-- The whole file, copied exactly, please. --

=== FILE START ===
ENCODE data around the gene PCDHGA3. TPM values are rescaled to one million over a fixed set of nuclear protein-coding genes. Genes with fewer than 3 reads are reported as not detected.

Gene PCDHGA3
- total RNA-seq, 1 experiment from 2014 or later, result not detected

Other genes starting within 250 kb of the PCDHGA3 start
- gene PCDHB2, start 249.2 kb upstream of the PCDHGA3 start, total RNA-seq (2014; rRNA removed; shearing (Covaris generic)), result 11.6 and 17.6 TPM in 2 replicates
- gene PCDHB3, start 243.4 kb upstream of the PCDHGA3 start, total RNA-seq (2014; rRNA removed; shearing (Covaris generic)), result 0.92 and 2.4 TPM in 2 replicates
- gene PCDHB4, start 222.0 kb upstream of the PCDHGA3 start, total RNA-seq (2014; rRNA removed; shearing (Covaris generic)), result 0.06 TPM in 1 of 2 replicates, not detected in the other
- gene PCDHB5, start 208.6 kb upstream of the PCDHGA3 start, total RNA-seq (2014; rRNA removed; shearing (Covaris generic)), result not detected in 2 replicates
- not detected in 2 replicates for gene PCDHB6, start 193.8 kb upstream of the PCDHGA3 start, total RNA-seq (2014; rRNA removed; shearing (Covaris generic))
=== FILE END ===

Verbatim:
ENCODE data around the gene PCDHGA3. TPM values are rescaled to one million over a fixed set of nuclear protein-coding genes. Genes with fewer than 3 reads are reported as not detected.

Gene PCDHGA3
- total RNA-seq, 1 experiment from 2014 or later, result not detected

Other genes starting within 250 kb of the PCDHGA3 start
- gene PCDHB2, start 249.2 kb upstream of the PCDHGA3 start, total RNA-seq (2014; rRNA removed; shearing (Covaris generic)), result 11.6 and 17.6 TPM in 2 replicates
- gene PCDHB3, start 243.4 kb upstream of the PCDHGA3 start, total RNA-seq (2014; rRNA removed; shearing (Covaris generic)), result 0.92 and 2.4 TPM in 2 replicates
- gene PCDHB4, start 222.0 kb upstream of the PCDHGA3 start, total RNA-seq (2014; rRNA removed; shearing (Covaris generic)), result 0.06 TPM in 1 of 2 replicates, not detected in the other
- gene PCDHB5, start 208.6 kb upstream of the PCDHGA3 start, total RNA-seq (2014; rRNA removed; shearing (Covaris generic)), result not detected in 2 replicates
- not detected in 2 replicates for gene PCDHB6, start 193.8 kb upstream of the PCDHGA3 start, total RNA-seq (2014; rRNA removed; shearing (Covaris generic))